very dangerous process until 1935 when brothers Fred and Al Key demonstrated a spill-free refueling
nozzle, designed by A. D. Hunter. They exceeded the Hunters' record by nearly 100 hours in a Curtiss
Robin monoplane, staying aloft for more than 27 days.
The US was mainly concerned about transatlantic flights for faster postal service between Europe and
America. In 1931 W. Irving Glover, the second assistant postmaster, wrote an extensive article for
Popular Mechanics concerning the challenges and the need for such a regular service. In his article he
even mentioned the use of Aerial refueling after takeoff as a possible solution.
At Le Bourget Airport near Paris, the Aéro-Club de France and the 34th Aviation Regiment of the French
Air Force were able to demonstrate passing fuel between machines at the annual aviation fete at
Vincennes in 1928. The UK's Royal Aircraft Establishment was also trialing refueling-in-mid-air, with
the aim to use this technique to extend the range of the long-distance flying boats that serviced the British
Empire. By 1931 they had demonstrated refueling between two Vickers Virginias, with fuel flow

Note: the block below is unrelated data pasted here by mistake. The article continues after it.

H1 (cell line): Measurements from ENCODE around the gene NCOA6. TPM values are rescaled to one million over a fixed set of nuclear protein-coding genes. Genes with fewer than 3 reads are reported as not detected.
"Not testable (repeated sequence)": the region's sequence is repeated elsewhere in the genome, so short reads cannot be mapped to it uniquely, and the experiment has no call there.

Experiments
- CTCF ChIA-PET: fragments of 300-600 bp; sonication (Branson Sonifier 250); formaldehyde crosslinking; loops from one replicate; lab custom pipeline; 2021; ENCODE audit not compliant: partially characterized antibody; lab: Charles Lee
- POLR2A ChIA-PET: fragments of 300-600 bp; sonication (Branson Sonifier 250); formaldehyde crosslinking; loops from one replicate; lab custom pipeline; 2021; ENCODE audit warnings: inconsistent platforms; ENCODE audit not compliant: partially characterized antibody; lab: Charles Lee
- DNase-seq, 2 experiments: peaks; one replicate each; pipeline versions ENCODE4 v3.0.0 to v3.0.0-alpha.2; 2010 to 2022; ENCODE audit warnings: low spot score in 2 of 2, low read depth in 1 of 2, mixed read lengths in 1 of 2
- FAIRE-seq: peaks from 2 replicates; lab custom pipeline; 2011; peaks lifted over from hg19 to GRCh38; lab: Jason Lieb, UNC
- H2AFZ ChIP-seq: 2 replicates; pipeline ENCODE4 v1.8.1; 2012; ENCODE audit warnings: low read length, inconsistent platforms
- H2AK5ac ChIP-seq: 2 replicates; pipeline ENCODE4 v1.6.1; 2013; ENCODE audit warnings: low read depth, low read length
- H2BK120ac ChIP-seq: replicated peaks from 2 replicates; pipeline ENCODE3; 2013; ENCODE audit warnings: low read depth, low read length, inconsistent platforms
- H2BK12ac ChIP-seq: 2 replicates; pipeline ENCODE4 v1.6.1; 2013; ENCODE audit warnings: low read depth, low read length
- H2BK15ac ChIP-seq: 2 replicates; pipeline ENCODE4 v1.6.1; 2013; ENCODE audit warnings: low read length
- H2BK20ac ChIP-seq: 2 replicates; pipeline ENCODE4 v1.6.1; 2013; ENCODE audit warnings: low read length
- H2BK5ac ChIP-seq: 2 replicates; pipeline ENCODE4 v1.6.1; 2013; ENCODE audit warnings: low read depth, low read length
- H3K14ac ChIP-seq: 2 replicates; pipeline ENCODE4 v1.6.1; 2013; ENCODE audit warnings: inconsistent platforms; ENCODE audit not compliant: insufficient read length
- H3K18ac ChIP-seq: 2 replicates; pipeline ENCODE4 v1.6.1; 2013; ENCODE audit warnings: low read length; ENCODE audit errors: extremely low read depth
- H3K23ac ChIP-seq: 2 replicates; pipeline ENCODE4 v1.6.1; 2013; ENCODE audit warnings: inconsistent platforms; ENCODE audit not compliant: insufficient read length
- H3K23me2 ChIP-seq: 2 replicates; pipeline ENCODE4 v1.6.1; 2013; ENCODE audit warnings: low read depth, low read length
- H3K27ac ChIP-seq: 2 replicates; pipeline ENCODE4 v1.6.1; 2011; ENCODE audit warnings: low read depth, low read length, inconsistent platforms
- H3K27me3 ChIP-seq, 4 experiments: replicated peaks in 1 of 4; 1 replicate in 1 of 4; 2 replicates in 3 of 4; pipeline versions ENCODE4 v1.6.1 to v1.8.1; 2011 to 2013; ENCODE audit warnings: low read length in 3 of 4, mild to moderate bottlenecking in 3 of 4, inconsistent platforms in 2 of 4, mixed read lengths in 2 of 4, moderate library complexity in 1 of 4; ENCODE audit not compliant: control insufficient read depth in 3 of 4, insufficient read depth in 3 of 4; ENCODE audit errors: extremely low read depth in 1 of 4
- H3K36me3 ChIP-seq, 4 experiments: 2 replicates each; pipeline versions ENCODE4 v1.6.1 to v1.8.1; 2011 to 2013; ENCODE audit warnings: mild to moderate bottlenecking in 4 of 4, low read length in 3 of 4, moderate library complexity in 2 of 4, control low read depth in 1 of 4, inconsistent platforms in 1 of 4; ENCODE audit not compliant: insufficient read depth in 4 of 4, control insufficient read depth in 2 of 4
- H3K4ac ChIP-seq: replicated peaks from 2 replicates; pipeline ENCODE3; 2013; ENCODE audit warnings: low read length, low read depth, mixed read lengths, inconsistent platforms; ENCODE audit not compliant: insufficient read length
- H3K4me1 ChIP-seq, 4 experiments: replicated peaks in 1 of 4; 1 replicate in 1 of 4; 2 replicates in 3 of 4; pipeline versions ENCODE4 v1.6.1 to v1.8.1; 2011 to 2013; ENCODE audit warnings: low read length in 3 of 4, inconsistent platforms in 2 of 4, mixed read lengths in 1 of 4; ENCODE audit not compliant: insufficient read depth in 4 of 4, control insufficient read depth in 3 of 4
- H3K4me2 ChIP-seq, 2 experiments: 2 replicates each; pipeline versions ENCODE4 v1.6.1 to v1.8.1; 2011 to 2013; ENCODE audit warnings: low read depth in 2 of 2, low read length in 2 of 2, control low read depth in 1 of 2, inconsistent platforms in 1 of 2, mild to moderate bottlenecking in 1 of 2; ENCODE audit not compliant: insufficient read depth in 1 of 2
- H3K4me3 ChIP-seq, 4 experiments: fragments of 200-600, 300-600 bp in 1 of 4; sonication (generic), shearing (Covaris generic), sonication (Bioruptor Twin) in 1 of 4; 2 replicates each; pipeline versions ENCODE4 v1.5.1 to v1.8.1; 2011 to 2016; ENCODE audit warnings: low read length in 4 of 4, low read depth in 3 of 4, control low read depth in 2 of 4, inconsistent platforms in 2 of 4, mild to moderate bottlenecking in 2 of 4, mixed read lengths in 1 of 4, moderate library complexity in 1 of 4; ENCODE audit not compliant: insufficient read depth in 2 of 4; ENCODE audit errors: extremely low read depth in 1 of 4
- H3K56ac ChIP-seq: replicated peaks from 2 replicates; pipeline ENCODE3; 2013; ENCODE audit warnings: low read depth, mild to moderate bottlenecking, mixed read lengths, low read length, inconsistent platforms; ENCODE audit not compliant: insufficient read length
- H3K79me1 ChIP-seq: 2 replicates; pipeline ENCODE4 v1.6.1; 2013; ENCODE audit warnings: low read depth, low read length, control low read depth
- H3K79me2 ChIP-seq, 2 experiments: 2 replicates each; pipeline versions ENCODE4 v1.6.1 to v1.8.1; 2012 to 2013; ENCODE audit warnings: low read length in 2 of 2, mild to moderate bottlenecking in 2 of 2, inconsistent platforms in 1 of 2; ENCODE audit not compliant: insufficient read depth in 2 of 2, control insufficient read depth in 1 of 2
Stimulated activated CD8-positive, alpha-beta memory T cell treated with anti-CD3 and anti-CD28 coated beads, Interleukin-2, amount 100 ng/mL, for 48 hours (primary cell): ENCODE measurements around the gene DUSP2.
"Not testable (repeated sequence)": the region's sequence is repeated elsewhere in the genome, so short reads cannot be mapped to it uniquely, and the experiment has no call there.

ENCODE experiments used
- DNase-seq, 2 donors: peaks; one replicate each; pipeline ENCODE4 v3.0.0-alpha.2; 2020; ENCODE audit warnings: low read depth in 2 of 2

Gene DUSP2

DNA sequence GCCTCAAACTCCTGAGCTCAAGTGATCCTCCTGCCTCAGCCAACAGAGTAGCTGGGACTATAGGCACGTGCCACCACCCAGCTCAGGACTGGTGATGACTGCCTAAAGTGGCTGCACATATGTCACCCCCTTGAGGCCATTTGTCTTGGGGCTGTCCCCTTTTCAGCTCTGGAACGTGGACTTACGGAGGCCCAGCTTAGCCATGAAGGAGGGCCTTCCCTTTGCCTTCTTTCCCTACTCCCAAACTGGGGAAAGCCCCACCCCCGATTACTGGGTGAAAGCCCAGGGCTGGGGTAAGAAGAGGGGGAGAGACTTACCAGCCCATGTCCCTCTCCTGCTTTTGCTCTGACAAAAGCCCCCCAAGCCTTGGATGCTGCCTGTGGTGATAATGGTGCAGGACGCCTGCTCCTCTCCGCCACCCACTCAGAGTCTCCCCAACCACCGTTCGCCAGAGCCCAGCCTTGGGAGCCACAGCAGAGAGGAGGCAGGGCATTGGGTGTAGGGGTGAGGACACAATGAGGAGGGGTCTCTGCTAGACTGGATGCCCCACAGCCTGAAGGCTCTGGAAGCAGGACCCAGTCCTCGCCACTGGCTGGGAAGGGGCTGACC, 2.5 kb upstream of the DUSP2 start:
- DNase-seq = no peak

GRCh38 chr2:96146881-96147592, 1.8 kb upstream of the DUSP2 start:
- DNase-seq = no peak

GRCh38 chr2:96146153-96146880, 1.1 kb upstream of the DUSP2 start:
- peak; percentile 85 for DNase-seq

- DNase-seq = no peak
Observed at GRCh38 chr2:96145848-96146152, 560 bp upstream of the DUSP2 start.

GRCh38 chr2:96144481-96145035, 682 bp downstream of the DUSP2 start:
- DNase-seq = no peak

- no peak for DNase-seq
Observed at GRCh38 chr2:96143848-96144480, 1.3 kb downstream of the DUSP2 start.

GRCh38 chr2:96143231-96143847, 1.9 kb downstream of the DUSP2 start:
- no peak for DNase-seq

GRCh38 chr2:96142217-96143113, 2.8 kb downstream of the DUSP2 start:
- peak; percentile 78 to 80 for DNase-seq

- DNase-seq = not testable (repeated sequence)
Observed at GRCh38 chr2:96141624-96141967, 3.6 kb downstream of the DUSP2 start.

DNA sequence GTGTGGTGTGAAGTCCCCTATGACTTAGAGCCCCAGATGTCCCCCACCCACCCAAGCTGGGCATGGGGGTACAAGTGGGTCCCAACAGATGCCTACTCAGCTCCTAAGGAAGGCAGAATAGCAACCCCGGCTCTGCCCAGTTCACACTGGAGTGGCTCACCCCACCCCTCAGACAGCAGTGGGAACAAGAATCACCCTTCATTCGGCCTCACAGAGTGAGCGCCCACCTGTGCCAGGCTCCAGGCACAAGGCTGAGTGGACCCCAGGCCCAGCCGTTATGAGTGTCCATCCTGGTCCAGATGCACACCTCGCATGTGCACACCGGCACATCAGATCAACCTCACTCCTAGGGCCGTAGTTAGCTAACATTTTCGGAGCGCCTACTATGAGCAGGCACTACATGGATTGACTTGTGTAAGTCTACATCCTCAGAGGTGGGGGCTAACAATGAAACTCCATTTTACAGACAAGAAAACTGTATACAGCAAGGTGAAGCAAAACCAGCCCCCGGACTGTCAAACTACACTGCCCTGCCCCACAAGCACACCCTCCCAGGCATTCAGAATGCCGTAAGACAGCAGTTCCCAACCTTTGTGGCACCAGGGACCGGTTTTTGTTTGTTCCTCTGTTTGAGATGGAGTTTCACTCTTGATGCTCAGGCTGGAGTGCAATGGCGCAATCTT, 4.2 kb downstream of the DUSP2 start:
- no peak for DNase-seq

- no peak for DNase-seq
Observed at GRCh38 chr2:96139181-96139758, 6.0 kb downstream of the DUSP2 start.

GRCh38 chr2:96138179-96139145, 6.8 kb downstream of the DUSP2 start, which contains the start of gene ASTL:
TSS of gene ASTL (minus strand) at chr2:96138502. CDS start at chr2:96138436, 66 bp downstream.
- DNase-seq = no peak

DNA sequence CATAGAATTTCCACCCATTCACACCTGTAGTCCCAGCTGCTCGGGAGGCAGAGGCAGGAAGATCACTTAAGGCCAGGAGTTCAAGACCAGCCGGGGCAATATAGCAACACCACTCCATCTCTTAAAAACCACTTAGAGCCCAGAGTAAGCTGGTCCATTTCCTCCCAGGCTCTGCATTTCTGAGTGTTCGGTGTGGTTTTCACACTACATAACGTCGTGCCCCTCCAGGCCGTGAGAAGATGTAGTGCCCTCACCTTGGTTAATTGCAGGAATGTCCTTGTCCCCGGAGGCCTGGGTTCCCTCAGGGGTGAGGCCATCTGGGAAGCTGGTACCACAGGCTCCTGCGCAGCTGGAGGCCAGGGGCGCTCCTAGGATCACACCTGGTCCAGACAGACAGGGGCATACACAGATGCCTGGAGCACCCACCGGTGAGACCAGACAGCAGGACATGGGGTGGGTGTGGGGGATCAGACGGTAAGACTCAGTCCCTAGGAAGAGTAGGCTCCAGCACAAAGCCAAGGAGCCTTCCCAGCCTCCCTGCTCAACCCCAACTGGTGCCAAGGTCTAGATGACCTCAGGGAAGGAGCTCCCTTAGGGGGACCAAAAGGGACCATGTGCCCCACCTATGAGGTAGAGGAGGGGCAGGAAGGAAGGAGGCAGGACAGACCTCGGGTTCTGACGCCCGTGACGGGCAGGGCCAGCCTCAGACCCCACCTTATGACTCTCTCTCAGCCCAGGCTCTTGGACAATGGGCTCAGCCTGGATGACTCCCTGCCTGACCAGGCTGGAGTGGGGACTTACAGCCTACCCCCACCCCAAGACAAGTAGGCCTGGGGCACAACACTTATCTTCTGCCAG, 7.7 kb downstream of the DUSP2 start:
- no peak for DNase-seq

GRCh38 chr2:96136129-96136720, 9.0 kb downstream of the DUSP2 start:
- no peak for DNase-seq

controlled by an automatic valve on the hose which would cut off if contact was lost.
Royal Air Force officer Richard Atcherley had observed the dangerous aerial-refueling techniques in use
at barnstorming events in the US and determined to create a workable system. While posted to the Middle
East he developed and patented his 'crossover' system in 1934, in which the tanker trailed a large hooked
line that would reel in a similar dropped line from the receiver, allowing the refueling to commence. In
1934, Cobham sold off the airline Cobham Air Routes Ltd to Olley Air Service and turned to the
development of inflight refueling, founding the company Flight Refuelling Ltd. Atcherly's system was
bought up by Cobham's company, and with some refinement and continuous improvement through the
late '30s, it became the first practical refueling system.
First practical aerial refueling systems
Grappled-line looped-hose
Sir Alan Cobham's Grappled-line looped-hose air-to-air refueling system borrowed from techniques
patented by David Nicolson and John Lord, and was publicly demonstrated for the first time in 1935. In
the system the receiver aircraft, at one time an Airspeed Courier, trailed a steel cable which was then
grappled by a line shot from the tanker, a Handley Page Type W10. The line was then drawn back into the
tanker where the receiver's cable was connected to the refueling hose. The receiver could then haul back